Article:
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Location
Leicester
England, United Kingdom
Date Posted
26 Jun 2017

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Type
PhD Project
University of Leicester

Genome-Wide Screen for Genes Involved in Insect Seasonal Timing

Leicester
England, United Kingdom
26 Jun 2017

NOTE: this position listing has expired and may no longer be relevant!

Position Description


Project title: Genome-Wide Screen for Genes Involved in Insect Seasonal Timing

This project is aimed at identifying the genes and brain neurons that constitute the photoperiodic clock, an elusive circuit that allows animals to measure the annual change in day-length. The photoperiodic clock is the basis for seasonal timing, which a key process for the successful survival and reproduction of many organisms. Despite intensive study of the photoperiodic clock at the phenotypic level over the last 80 years, the underlying molecular mechanism is still unknown.
The jewel wasp Nasonia vitripennis whose photoperiodic response is well-characterised is an emerging powerful model system. The complete genome of Nasonia has been recently sequenced, and gene knock-down by RNA interference (RNAi) can be accomplished. The fact that Nasonia is increasingly amenable to genetic and molecular analysis, makes it an ideal system for dissecting the molecular basis of the photoperiodic clock.
Nasonia parasites the pupae of large fly species. The wasp larvae hatch and then consume the fly pupa, before pupating and emerging from the host. Short day-lengths experienced by wasp females in late summer induce diapause (dormancy) in their larval progeny. This is a typical photoperiodic response, which means the Nasonia model will be relevant to many other insect species including pests and service providers.
We will use chemical mutagenesis to identify genetic variants that affect photoperiodic timing, by mating chemically treated males to genetically marked females. F1 females will be kept in short days, and the progeny of each female will be tested for reduced levels of diapause. Separately, F1 males will be tested for their circadian behaviour, and putative mutants with aberrant rhythmmicity will be isolated (males are haploid, so recessive mutations are immediately apparent). In the second phase of the project we will use linkage analysis to map the mutations. By taking advantage of the strains that have been recently sequenced and recent SNP mapping protocols developed for Drosophila, mapping can be completed within ~6 months. In the third phase of the project we will characterise the various mutations by dissecting their role in circadian and photoperiodic control, studying the expression of the corresponding genes by in-situ hybridisation and their functional analysis by dsRNAi knockdown.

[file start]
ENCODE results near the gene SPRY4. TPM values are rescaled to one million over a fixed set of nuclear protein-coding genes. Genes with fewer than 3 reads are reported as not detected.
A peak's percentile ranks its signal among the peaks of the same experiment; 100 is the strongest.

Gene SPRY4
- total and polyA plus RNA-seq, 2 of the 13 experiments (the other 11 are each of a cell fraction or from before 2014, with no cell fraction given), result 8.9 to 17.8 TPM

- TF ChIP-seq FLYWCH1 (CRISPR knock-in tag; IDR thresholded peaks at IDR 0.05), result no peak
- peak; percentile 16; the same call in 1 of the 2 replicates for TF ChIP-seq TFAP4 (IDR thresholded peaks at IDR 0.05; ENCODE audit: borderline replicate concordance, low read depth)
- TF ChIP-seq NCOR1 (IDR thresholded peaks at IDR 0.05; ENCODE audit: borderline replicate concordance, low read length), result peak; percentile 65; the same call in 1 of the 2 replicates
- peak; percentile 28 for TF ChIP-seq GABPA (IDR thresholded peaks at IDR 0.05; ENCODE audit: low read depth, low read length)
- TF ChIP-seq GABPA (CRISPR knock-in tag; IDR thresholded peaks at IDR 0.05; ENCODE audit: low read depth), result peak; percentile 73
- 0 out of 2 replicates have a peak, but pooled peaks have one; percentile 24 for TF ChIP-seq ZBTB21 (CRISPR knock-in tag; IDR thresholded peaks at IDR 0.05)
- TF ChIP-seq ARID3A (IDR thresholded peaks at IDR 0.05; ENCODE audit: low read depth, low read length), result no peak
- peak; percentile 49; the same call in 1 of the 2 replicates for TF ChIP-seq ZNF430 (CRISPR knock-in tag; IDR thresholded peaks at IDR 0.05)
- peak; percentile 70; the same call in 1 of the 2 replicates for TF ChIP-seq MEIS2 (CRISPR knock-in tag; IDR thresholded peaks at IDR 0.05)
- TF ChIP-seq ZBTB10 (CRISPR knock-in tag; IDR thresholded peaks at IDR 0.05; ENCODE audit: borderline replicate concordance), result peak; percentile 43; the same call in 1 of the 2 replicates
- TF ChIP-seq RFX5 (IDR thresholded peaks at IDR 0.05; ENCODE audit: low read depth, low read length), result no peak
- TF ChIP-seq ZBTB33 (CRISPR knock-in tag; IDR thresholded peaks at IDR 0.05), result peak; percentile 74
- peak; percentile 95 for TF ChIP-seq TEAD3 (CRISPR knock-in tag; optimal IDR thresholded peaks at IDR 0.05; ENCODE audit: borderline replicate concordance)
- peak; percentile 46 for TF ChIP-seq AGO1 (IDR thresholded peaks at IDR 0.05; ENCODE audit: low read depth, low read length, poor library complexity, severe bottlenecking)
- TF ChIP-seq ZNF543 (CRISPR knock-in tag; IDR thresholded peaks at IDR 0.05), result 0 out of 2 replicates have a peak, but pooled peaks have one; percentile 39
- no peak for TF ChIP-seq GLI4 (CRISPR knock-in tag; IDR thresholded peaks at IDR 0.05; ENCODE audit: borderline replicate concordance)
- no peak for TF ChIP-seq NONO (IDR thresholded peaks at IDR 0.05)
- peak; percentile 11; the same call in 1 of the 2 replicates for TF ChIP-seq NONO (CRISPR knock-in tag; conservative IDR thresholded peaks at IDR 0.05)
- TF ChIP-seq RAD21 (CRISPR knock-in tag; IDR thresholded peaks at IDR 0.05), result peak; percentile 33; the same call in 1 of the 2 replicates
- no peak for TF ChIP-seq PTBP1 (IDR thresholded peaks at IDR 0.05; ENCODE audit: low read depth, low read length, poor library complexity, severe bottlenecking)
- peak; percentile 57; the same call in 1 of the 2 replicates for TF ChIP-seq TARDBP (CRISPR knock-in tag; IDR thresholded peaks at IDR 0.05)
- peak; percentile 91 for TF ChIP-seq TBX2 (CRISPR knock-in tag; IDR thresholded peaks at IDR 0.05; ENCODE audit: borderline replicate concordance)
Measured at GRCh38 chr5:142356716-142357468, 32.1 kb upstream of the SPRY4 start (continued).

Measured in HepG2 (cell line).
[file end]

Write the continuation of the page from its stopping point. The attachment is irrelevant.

References
Pegoraro, M & Tauber, E. 2011. Animal clocks: a multitude of molecular mechanisms for circadian timekeeping. Wiley Interdisciplinary Reviews RNA. 2: 312-320.
Tauber, E. & Kyriacou, C.P. 2001. Insect photoperiodism and circadian clocks: models and mechanisms. Journal of Biological Rhythms 16: 381-390.


How to Apply

For all informal enquiries please contact Dr Eran Tauber (eran.tauber@gmail.com); http://tinyURL.com/TauberLab Prospective graduate students may apply online (instructions can be found here: http://www2.le.ac.uk/study/research/phd/genetics note: if you apply online you will need to set a user account). Non-EU students are eligible to apply for the PhD programme but must apply for funding through their home country or through the numerous schemes available to support international students in the UK. Further information is available through the University of Leicester's International Office. The British Council and The Association of Commonwealth Universities also have further information on various funding schemes for international students wishing to study in the UK.


Apply online


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